What are the 5 Best Alternatives of Denman Brush?
The Denman brush is one of the best-selling styling tools at Sephora, with almost 400 reviews and a 4-star rating, so it’s no surprise that many people are wondering what the best alternatives to this popular brush are.
With its unique, interlocking bristles that gently detangle your hair while adding volume, this bristle brush has become an essential item in many women’s beauty kits. But, just because it’s highly rated doesn’t mean you should run out and buy one right away!
1. Mason Pearson brushes
Many hairdressers consider these brushes as the Rolls Royce of brushes. Mason Pearson brushes tend to retail for around $150-$300 each and are known for quality and longevity. These brushes feature natural boar bristles that give a gentle feel to your scalp, smooth out tangles, and reduce hair breakage. Boar bristles also distribute scalp oils throughout your hair shaft, keeping it soft and nourished.
They are available in regular or compact sizes, depending on your preference. Mason Pearson is worth considering if you’d like to splurge on yourself (or gift it). A few people had to say about their experience with these brushes: The most luxurious feeling brush I’ve ever used! I was shocked at how great my hair felt after brushing.
I purchased two Mason Pearson Brushes from Amazon and am very pleased with them. The brush does an excellent job of distributing scalp oil down through my long, fine hair. Best brush ever…the massaging action feels so good on my head and helps relax me before bedtime!
The wet-to-dry brush, also known as a paddle brush, is an alternative method for detangling wet hair. Start by running your wet hair under warm water, and then squeeze out any excess. Accept a simple piece of hair and ensure security with a clip. Next, take a brush (or your fingers if you don’t have one handy) and gently massage in small circles until it’s tangle-free.
Wet-to-dry brushes are great for getting through knots like these because they do a good job of pulling at loose hairs but still maintaining control over bigger sections—i.e., you won’t rip any strands out of your scalp. Accidentally! To use a wet-to-dry brush on dry hair, use it on your roots to add volume.
Use both hands to tug at each side of your hair and pull it down toward your face for long hair. This will create extra volume without frizzing or damaging your locks. If you’re using a flat paddle brush, make sure that both sides are lined up so that there isn’t a bump in between them when you pull down.
3. Boar bristle brush
Boar bristle brushes are made of 100% boar hair and have been used for years by hairdressers. The bristles in a boar bristle brush can help to lift hair, giving you more volume and bounce. However, these brushes require a break-in period; they can be scratchy at first. A boar bristle brush is best suited for long hair that needs volume instead of smoothness. Plus, some people find them too rough on their scalp.
Our pick: Mason Pearson – Oval Boar Bristle Brush (With Wood Handle) ($50). This brush has over 4,000 reviews on Amazon, with an average rating of 4.4 stars out of 5. It’s made from premium boar bristle hair and features a rosewood handle with a satin finish. This is an investment piece, but it’s said to last for decades if cared for properly. Just make sure you read up on how to take care of your new boar bristle brush!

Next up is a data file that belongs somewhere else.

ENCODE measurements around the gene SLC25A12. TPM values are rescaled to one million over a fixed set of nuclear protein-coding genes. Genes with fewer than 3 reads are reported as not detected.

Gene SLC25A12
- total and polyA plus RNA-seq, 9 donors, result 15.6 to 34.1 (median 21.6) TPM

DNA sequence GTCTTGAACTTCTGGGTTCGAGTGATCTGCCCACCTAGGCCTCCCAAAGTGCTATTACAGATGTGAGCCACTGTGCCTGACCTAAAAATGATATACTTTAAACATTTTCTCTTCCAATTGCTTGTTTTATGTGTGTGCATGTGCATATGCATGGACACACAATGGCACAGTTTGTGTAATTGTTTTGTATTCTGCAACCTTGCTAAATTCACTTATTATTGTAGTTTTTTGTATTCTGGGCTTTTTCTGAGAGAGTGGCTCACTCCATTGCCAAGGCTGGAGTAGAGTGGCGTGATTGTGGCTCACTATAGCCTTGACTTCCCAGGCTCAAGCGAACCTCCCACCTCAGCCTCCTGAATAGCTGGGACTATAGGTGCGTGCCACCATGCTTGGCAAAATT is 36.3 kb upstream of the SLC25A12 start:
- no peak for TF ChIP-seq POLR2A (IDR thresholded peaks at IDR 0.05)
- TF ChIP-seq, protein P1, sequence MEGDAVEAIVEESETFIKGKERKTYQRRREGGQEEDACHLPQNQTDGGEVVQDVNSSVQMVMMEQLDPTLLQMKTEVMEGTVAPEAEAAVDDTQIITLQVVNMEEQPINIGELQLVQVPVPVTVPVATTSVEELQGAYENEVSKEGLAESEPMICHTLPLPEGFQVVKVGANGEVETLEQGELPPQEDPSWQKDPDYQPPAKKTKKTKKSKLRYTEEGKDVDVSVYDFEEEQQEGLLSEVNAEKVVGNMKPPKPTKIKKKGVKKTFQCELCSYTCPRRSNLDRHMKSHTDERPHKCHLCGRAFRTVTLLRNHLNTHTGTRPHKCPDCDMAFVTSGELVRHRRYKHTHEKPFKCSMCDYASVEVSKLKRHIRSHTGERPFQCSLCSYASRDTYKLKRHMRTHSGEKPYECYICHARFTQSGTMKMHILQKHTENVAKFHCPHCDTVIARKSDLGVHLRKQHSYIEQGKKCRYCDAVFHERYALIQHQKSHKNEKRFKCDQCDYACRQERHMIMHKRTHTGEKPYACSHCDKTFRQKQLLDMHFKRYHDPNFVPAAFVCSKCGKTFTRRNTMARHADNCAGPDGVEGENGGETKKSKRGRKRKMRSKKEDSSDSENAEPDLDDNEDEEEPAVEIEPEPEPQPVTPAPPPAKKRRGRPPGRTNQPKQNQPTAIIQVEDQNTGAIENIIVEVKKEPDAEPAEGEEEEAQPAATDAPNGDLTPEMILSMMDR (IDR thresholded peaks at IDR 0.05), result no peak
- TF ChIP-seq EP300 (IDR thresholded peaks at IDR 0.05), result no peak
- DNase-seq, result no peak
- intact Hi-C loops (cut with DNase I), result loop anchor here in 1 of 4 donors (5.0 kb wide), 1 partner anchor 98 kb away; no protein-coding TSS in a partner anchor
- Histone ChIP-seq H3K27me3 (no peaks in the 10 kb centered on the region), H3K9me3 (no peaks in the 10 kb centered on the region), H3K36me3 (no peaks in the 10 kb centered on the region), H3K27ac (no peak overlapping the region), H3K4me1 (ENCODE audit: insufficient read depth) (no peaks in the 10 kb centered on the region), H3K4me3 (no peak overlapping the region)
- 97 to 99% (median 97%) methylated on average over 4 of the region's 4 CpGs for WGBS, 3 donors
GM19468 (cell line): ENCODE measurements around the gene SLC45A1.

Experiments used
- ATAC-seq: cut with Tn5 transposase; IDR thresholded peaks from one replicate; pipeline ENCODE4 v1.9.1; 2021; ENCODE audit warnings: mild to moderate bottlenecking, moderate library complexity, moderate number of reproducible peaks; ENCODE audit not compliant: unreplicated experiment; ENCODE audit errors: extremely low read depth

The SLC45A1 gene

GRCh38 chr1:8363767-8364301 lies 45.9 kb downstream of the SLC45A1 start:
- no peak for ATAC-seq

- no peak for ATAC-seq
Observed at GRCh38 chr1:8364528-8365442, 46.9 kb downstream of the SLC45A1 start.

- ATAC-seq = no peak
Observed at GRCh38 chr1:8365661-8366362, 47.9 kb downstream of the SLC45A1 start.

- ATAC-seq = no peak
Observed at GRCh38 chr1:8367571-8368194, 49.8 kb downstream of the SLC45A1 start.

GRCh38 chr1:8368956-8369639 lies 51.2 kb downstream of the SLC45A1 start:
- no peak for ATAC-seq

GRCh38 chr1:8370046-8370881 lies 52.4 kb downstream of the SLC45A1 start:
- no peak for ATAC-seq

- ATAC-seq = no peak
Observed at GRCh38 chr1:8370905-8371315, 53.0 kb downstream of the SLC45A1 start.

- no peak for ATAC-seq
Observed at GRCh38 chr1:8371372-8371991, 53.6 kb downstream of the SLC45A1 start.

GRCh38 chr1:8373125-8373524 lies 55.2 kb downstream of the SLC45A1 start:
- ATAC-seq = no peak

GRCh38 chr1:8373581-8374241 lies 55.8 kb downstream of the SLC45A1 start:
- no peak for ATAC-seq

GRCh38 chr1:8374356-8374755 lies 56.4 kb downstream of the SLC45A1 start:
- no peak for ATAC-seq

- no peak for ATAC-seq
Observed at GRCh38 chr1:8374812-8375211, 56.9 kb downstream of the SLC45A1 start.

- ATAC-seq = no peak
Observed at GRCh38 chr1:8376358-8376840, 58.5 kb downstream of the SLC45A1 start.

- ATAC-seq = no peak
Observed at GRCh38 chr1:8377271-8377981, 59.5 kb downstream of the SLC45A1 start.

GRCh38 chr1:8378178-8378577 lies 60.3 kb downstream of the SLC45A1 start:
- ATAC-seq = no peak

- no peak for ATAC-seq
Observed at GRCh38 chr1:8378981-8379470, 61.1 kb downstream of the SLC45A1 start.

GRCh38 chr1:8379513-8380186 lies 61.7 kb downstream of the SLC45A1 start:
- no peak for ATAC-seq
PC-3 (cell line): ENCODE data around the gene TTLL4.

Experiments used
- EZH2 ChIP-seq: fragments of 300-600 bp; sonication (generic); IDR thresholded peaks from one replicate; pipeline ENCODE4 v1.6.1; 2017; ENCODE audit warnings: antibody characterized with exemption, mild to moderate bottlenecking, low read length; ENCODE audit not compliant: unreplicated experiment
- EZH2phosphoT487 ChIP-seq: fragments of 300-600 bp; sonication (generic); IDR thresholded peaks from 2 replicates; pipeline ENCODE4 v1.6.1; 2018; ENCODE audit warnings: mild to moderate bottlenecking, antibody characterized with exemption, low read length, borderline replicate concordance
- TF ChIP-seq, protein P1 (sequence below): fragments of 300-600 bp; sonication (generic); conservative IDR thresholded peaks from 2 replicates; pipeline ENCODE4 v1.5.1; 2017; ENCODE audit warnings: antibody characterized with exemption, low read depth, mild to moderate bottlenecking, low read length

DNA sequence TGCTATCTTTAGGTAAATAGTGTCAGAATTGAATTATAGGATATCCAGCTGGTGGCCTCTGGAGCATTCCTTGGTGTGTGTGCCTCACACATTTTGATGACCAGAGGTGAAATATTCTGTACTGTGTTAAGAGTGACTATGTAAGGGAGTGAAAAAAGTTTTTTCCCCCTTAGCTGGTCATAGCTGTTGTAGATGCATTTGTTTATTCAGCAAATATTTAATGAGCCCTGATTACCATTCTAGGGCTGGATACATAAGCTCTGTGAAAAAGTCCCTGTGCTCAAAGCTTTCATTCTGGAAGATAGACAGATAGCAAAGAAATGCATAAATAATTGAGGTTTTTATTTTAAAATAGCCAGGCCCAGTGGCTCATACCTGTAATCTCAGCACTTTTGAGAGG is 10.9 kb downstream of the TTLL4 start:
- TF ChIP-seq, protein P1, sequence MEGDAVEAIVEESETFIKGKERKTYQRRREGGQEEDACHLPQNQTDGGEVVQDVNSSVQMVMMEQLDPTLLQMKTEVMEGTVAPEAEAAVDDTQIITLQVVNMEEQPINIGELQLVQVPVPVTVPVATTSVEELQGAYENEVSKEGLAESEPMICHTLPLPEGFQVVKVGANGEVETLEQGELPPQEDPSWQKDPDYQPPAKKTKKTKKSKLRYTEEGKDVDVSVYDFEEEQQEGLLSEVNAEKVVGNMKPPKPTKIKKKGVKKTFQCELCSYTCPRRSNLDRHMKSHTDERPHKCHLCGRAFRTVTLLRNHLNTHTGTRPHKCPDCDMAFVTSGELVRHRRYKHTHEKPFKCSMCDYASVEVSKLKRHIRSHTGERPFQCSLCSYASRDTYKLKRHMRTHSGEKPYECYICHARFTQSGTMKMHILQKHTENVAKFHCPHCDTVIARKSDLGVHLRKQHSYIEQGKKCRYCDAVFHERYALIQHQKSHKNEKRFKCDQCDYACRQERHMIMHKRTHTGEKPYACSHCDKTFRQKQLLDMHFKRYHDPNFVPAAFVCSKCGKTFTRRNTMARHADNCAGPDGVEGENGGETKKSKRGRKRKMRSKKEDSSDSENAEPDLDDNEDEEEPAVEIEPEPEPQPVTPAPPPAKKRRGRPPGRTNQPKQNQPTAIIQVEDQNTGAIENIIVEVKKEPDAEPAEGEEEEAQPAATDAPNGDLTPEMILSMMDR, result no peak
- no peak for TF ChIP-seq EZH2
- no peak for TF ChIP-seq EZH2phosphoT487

4. Finger styling
Finger styling is an easy, cost-effective way to smooth and straighten natural hair. If you’re not familiar with finger styling, here’s how it works: With your dominant hand, take a few pieces of hair (1 inch will suffice) and pull them right into your fingers. Next, use a comb or brush to part and straighten these sections until they lay flat. You can repeat all sections of your hair or just certain ones for smoother results. And voila! You have beautiful, silky strands in less than five minutes! The best part about finger styling is that no heat tools are involved—just your hands.
5. Microfiber towel
Yes, I know what you’re thinking. Microfiber isn’t a brush; it’s a towel! But hear me out: A microfiber towel is great for distributing the oil evenly throughout your hair before blow-drying it. This keeps hair from getting frizzy and creates volume in one section and not another (something that can happen when using a round brush). If you already have a microfiber towel, see if there are any bristles.
You can cut them off, so it acts solely as an oil distributor. If you don’t have a microfiber towel, try using a washcloth instead. It may take some trial and error to find just how much pressure works best for you—and how long to leave it on your hair—but once you do, get ready for smooth strands!
As with most things, quality comes at a price. While inexpensive Denman brushes will cost you around $5-$10 at most drugstores or beauty stores, high-quality alternatives like spornette models are pricier—but they’ll last years longer than other options.
Spornette offers different brush lines with different types of bristles tailored to specific styles and texture needs; prices range between $20-$50 depending on which line you choose, but all brushes offer lifetime warranties, so if they wear down or break within three years of purchase, they will be replaced free of charge. In addition to Cornette bristle models, plastic Denman brush replicas make brushing easier on dry hair but do not require wetting before use.
If you require a brush that will give you smooth, straight, shiny hair without frizz, consider one of these options. Although it seems like a pricey investment at first, many reviewers have noted that these brushes save them money over time. Their tresses never look dry or frizzy, and their hair is always gorgeous and easy to manage. What are you waiting for? Receive your hands on one of the other brushes as soon as possible!